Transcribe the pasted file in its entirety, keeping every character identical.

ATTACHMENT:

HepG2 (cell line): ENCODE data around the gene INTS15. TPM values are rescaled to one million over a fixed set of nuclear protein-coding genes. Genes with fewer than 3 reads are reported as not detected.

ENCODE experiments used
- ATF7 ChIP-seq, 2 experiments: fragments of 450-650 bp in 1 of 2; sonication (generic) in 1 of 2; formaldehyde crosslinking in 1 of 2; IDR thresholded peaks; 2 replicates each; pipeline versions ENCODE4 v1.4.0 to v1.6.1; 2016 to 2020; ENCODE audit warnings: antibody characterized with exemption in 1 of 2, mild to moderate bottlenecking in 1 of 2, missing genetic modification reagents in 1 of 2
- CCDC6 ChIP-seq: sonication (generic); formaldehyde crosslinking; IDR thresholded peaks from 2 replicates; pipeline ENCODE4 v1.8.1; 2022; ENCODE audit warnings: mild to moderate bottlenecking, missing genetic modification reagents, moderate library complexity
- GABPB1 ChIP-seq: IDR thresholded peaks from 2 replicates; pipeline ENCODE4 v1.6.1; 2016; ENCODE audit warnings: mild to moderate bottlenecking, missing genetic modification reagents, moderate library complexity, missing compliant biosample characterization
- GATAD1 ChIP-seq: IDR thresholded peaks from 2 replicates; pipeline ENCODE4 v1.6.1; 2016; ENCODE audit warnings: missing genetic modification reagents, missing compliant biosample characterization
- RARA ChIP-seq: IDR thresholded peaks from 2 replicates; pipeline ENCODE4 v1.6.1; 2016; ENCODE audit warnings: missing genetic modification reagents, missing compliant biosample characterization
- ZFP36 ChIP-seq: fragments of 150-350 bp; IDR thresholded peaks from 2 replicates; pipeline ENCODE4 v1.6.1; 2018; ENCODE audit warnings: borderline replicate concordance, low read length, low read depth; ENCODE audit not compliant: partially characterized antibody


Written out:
HepG2 (cell line): ENCODE data around the gene INTS15. TPM values are rescaled to one million over a fixed set of nuclear protein-coding genes. Genes with fewer than 3 reads are reported as not detected.

ENCODE experiments used
- ATF7 ChIP-seq, 2 experiments: fragments of 450-650 bp in 1 of 2; sonication (generic) in 1 of 2; formaldehyde crosslinking in 1 of 2; IDR thresholded peaks; 2 replicates each; pipeline versions ENCODE4 v1.4.0 to v1.6.1; 2016 to 2020; ENCODE audit warnings: antibody characterized with exemption in 1 of 2, mild to moderate bottlenecking in 1 of 2, missing genetic modification reagents in 1 of 2
- CCDC6 ChIP-seq: sonication (generic); formaldehyde crosslinking; IDR thresholded peaks from 2 replicates; pipeline ENCODE4 v1.8.1; 2022; ENCODE audit warnings: mild to moderate bottlenecking, missing genetic modification reagents, moderate library complexity
- GABPB1 ChIP-seq: IDR thresholded peaks from 2 replicates; pipeline ENCODE4 v1.6.1; 2016; ENCODE audit warnings: mild to moderate bottlenecking, missing genetic modification reagents, moderate library complexity, missing compliant biosample characterization
- GATAD1 ChIP-seq: IDR thresholded peaks from 2 replicates; pipeline ENCODE4 v1.6.1; 2016; ENCODE audit warnings: missing genetic modification reagents, missing compliant biosample characterization
- RARA ChIP-seq: IDR thresholded peaks from 2 replicates; pipeline ENCODE4 v1.6.1; 2016; ENCODE audit warnings: missing genetic modification reagents, missing compliant biosample characterization
- ZFP36 ChIP-seq: fragments of 150-350 bp; IDR thresholded peaks from 2 replicates; pipeline ENCODE4 v1.6.1; 2018; ENCODE audit warnings: borderline replicate concordance, low read length, low read depth; ENCODE audit not compliant: partially characterized antibody